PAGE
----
The PC manufacturer will begin offering more flexible support for growing companies, according to Gateway's executives. The new initiatives include loaner programs, assistance in designing corporate computer networks, and implementing software throughout client computers on a network.
The moves would place Gateway in the middle of the PC industry's effort to boost services and support programs as a means of attracting small and medium-sized businesses. The huge--and largely untapped--market is estimated at about $50 billion in the United States and close to $140 billion worldwide, and sales to small and medium-sized businesses are growing faster than the overall information technology market, according to market research firm International Data Corporation.
Support is traditionally a low-profit business because of the high cost of paying service personnel to answer calls. But online support is increasingly embraced by PC companies since it is relatively inexpensive.
Rival PC makers are also hopping on the bandwagon. Dell, for example, recently introduced a support plan which uses Internet-based system diagnostic tools to detect and fix computers without phone support. The company has also added natural language search technology to its online support database.
"Our strategy is to provide a wide breadth of reliable, personalized client care programs to meet our business client's support requirements," said Nemo Azamian, vice president of Gateway's client care group, in a statement. "Our serve-to-order focus drives everything we do and is intended to reduce our clients' total IT [information technology] support costs."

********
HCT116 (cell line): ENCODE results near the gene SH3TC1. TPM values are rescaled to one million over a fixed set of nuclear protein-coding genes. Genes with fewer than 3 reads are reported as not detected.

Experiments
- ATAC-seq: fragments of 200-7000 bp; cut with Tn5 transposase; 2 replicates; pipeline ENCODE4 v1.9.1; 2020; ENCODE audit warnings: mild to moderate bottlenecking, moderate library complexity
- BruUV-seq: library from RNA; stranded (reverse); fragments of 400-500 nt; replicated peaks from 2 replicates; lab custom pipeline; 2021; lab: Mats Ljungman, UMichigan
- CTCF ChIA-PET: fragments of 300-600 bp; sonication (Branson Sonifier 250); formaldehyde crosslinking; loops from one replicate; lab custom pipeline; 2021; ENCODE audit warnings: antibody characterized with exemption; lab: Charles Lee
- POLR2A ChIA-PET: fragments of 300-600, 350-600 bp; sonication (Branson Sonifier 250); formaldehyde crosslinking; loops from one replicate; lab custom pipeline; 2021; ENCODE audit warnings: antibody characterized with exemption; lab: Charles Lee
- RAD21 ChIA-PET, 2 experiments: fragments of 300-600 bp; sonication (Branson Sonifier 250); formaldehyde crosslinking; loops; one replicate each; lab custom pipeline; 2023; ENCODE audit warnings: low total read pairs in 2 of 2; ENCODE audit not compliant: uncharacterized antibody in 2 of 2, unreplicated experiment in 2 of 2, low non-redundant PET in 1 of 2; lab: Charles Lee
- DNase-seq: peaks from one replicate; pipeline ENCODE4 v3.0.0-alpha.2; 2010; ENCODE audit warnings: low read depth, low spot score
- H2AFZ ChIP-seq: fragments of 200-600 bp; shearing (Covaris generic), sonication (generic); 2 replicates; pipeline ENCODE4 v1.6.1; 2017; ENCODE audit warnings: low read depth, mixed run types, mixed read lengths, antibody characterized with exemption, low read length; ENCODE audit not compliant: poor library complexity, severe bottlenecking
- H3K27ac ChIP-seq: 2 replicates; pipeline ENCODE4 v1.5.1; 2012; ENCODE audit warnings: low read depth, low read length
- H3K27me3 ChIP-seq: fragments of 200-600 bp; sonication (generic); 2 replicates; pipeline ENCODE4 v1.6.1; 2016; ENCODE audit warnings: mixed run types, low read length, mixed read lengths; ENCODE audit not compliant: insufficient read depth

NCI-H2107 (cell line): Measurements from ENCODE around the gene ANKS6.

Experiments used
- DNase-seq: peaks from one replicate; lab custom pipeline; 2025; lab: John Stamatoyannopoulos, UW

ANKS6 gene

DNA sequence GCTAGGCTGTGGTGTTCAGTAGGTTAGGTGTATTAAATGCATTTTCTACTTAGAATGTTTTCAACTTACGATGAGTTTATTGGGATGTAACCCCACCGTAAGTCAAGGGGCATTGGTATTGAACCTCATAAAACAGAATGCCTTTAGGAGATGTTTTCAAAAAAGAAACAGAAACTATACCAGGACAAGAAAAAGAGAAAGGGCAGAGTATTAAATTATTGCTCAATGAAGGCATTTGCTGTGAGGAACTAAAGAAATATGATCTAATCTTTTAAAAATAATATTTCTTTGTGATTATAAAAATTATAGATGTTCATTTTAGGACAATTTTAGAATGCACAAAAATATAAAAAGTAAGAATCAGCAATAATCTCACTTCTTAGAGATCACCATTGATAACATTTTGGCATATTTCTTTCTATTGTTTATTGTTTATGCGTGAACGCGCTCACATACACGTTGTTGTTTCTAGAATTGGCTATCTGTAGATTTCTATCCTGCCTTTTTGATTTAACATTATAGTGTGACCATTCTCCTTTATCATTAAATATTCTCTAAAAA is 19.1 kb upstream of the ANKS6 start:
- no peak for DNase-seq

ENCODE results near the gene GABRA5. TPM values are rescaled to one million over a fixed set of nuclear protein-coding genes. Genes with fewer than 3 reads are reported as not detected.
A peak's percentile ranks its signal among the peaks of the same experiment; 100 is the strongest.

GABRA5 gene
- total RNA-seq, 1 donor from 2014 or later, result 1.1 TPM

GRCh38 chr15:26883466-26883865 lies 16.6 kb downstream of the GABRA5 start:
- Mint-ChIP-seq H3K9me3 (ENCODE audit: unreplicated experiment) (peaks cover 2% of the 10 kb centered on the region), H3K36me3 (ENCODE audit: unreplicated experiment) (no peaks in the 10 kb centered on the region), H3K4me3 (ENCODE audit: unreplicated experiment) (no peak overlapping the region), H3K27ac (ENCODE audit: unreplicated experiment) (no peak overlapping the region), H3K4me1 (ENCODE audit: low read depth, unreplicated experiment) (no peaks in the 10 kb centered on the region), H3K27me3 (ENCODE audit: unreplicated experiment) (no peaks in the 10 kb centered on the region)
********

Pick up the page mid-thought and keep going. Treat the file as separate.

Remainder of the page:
Gateway's new Mobile Access program will let customers to pick up loaner laptop computers at regional Gateway Country Stores during repairs and servicing, according to company executives. The program will include integrated phone, Internet, and local support, starting at $199 per year.
Through its Network Installation program, Gateway will offer services such as network planning and configuration, as well as installation of associated hardware devices. These tasks may be daunting to smaller companies without an established IT department, Gateway is betting.
Finally, the company is rolling out its Business Assistance Center, which will provide network integration support through Microsoft- and Novell-certified engineers. These technicians will troubleshoot and identify potential network problems, Gateway said.